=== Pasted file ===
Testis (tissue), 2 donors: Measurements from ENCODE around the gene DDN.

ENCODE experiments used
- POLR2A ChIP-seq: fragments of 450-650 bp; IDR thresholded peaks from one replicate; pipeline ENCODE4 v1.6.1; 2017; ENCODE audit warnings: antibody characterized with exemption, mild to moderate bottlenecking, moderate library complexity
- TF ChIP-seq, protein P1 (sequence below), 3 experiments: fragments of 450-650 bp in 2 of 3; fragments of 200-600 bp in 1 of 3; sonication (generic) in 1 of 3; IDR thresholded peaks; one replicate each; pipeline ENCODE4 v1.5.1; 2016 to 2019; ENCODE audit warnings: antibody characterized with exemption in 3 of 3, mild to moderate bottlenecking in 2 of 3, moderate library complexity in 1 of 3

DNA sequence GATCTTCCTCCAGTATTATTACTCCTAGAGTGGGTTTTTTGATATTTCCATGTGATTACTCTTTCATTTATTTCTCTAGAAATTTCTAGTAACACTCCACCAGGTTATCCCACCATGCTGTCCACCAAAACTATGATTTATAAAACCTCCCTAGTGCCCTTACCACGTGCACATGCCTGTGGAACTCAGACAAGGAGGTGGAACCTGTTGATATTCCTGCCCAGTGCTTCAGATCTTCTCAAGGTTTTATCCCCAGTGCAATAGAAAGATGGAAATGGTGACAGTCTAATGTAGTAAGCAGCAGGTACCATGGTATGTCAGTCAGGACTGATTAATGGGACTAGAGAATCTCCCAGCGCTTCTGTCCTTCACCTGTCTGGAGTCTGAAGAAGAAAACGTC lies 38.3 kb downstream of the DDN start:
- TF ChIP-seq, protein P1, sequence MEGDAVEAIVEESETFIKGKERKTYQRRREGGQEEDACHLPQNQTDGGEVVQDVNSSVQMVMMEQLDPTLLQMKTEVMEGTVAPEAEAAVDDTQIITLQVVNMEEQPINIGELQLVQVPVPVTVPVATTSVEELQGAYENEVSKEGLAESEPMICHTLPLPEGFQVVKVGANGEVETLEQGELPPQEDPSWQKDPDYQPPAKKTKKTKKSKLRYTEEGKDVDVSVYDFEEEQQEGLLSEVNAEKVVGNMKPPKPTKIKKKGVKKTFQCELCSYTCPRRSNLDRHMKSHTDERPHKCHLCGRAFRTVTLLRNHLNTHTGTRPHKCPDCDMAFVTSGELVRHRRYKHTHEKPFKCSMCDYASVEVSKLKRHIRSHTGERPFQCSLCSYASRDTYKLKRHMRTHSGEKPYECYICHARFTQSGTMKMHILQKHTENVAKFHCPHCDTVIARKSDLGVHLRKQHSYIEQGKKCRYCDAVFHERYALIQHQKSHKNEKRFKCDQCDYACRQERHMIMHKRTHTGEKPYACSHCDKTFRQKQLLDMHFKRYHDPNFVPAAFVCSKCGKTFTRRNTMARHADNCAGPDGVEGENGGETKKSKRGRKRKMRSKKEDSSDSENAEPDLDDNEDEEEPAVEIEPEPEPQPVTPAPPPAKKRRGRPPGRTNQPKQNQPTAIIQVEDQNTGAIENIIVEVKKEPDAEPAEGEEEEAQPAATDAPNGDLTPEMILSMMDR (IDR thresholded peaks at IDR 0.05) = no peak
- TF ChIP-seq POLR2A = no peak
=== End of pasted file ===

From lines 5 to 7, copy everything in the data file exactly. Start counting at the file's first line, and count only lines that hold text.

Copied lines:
DNA sequence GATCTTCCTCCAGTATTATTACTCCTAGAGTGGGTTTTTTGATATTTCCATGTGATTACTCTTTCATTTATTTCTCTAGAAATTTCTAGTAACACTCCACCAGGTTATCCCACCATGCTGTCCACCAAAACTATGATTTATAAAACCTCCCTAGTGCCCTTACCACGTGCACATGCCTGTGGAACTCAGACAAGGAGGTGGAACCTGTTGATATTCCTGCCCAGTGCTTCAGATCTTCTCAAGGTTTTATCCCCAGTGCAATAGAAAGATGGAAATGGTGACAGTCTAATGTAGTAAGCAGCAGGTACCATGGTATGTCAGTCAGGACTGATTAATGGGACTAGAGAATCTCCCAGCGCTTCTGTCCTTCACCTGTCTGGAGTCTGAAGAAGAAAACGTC lies 38.3 kb downstream of the DDN start:
- TF ChIP-seq, protein P1, sequence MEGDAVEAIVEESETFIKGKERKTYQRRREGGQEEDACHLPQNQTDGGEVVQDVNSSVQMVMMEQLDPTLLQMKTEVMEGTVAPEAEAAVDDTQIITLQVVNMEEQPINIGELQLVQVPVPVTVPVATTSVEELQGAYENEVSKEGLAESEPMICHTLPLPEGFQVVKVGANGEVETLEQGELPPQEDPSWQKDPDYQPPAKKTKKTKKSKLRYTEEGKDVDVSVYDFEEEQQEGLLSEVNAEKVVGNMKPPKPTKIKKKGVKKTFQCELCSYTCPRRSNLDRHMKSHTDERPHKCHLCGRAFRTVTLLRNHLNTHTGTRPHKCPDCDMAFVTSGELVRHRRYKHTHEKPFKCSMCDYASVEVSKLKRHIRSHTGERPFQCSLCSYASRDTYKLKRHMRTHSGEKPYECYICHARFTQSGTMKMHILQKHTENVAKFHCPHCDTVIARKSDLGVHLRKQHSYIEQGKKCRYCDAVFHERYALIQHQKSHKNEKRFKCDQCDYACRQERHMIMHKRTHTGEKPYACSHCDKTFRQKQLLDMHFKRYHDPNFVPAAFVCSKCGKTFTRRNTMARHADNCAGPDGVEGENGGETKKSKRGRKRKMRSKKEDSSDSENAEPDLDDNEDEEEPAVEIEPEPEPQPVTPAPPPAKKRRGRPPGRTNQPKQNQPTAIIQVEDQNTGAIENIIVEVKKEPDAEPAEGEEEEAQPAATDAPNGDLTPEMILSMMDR (IDR thresholded peaks at IDR 0.05) = no peak
- TF ChIP-seq POLR2A = no peak